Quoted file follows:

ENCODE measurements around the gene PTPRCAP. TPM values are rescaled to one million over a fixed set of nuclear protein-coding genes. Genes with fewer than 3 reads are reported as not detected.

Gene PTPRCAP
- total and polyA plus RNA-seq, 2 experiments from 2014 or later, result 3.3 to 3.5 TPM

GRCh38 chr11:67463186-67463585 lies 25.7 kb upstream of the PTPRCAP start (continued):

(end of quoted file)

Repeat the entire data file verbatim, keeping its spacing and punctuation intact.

ENCODE measurements around the gene PTPRCAP. TPM values are rescaled to one million over a fixed set of nuclear protein-coding genes. Genes with fewer than 3 reads are reported as not detected.

Gene PTPRCAP
- total and polyA plus RNA-seq, 2 experiments from 2014 or later, result 3.3 to 3.5 TPM

GRCh38 chr11:67463186-67463585 lies 25.7 kb upstream of the PTPRCAP start (continued):